It's exactly 10 weeks since the Log Cabin Republicans said this:
We understand the general election starts today and Log Cabin will do its part to educate gay and lesbian voters about Sen. McCain in the weeks ahead. Contrary to what many Democrats are saying, Sen. McCain is not George W. Bush. Most gays and lesbians understand that fact. Sen. McCain isn't going to use gay people as a wedge issue. [...]
Is his record perfect? No. But it's inclusive and shows positive signs. We will hear more about his priorities and record in the months ahead. Stay tuned...
Well, I've stayed tuned. And let's see what we've learned about John McCain and LGBT (actually, make that L and G, he doesn't seem to have noticed that anyone else exists) rights, after the jump.
Ten weeks ago we already knew that McCain didn't support anything that the LGBT community needs in terms of policy. But what about the frivolous, the gratuitous, the petty, and the symbolic?
Well, that's apparently what he's been focusing on in these past ten weeks:
- He has said that he'd bend on pretty much every issue when it comes to picking a running mate, but the VP has to be a homophobe. It really homophobic because it doesn't help attract pro-life fundies but still insults us.
- He told the NY Times that he "doesn't believe" in gay adoption. When asked to clarify, his campaign further muddled the issue by stating that he only preferred that kids have heterosexual parents. Then, in an interview in which he appeared confused by the question, he told ABC that he supports "family values" and that gay adoption isn't why he's running for president.
This was some pretty efficient homophobia, because he picked an issue he didn't have to comment on or that is really on people's radar (adoption is state-level), echoed far-right rhetoric, and implied that two gay parents are equal to one straight one, all in one gaffe. The confusion throughout it added a certain je ne sais quoi to the homophobia.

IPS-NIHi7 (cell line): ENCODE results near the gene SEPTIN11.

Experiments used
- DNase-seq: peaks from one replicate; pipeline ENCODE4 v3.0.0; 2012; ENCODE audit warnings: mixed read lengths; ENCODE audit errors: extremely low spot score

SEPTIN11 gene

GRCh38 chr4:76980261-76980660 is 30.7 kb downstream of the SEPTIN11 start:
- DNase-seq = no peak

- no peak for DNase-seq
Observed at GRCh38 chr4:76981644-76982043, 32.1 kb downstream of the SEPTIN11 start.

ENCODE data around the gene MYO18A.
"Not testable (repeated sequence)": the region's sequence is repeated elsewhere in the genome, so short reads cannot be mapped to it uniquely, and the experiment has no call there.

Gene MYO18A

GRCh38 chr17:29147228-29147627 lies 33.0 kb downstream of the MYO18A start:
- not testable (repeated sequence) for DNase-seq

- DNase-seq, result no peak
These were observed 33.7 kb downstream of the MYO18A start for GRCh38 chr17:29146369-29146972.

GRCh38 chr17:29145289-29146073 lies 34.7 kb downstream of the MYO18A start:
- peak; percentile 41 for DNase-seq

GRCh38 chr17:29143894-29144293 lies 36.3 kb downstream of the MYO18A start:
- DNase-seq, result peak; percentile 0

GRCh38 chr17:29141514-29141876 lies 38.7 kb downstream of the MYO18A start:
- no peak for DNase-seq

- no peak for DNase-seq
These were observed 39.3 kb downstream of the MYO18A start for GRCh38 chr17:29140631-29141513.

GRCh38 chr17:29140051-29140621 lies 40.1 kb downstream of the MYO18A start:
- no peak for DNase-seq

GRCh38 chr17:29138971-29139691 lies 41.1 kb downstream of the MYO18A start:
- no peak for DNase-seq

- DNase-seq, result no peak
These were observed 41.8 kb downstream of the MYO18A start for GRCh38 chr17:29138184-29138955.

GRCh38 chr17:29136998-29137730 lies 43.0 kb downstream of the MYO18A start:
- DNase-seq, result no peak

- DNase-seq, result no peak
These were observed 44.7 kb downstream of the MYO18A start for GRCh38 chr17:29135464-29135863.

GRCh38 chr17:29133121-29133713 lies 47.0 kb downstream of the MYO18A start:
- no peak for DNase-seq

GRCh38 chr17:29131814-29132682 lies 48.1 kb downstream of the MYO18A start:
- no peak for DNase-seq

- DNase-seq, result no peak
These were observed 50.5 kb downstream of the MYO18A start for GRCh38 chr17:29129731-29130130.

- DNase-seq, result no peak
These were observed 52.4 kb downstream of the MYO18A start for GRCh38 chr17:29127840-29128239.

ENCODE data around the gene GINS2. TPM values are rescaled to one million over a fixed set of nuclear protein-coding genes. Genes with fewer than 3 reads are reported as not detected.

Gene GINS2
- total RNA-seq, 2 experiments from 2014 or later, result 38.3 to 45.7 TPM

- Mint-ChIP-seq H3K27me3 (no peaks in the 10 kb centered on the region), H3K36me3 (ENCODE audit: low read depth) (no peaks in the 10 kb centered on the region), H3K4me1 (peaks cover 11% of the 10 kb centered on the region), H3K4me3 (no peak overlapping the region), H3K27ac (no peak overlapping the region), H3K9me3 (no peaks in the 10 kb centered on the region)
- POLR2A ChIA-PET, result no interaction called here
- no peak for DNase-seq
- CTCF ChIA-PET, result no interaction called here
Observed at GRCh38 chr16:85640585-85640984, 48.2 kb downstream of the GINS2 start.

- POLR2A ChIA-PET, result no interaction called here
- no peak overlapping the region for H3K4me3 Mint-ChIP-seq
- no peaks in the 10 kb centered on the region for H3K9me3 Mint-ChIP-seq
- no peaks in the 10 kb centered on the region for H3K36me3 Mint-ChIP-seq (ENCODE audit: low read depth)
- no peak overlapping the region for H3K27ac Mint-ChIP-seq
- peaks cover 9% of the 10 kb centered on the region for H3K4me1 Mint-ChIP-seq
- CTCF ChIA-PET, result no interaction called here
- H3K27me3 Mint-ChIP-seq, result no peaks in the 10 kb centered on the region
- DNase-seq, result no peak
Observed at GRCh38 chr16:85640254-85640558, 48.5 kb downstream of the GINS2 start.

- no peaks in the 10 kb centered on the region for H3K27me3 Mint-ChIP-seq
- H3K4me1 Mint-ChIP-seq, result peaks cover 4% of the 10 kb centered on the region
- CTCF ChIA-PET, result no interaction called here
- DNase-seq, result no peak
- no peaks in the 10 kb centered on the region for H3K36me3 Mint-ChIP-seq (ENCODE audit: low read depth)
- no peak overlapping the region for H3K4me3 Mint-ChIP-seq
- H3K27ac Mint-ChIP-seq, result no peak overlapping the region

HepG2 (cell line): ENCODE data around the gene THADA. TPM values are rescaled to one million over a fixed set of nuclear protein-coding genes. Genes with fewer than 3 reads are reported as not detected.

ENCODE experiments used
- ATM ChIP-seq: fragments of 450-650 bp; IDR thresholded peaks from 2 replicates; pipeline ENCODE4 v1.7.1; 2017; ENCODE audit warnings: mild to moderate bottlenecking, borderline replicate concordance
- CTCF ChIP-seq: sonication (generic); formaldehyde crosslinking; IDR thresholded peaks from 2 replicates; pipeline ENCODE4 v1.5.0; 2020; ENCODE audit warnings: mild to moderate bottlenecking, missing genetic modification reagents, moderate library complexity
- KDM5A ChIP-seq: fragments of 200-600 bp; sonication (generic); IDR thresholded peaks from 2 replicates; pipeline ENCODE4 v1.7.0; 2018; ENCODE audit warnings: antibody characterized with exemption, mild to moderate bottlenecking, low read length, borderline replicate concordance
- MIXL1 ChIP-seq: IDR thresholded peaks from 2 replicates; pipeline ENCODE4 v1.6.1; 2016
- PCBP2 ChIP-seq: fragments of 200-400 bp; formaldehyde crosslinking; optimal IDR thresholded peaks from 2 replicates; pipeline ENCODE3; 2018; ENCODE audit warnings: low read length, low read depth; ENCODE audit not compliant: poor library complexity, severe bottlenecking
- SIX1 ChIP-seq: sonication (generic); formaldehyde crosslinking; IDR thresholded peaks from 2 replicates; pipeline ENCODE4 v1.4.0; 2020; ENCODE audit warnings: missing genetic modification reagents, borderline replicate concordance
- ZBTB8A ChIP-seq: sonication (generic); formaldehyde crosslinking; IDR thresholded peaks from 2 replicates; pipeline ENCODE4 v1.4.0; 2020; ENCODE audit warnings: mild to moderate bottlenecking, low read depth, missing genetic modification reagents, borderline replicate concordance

- McCain condemned those activist judges in California for extending the right to marry to same-sex couples, saying that marriage is "between a man and a woman." He specifically picked rhetoric (like "activist judges") that makes us wonder if he'd support a Federal Marriage Amendment if presented with one.
- He refused to release a statement for Pride Month. I know, I shouldn't expect so much, but Obama did one anyway.
- McCain staffers told the press that he wouldn't work to eliminate homophobia from the GOP platform.
- Obama has promised to help lift the HIV travel ban if he becomes president, but McCain refused to even answer the question on that topic.
- McCain said:
"This is a typically superfluous response from Barack Obama. Like most celebrities, he reacts to fair criticism with a mix of fussiness and hysteria," says McCain spokesman Tucker Bounds, before trying to link the attack back to offshore drilling.
That's an abstract way of calling Obama a faggot, but it gets at the same point: Obama isn't manly enough to be president.
Of all those incidents up there, the only one that the LCR has tried to explain was the one about adoption:
"We are pleased that Senator McCain clarified the remarks and we thank the Senator for once again re-iterating his belief that issues concerning marriage and family laws should be left up to the states - not the federal government. The fundamental principle of federalism has made our party and our country strong - and those in our party who would seek to sacrifice this core value in order to push an extreme anti-gay agenda do damage to our party and our country."
Well, that's one way to spin what McCain said.
It's been 10 weeks, and that's not that much education from the LCR. I've learned a lot about what McCain thinks about the gays, though, but I don't think that's the kind of education LCR intended.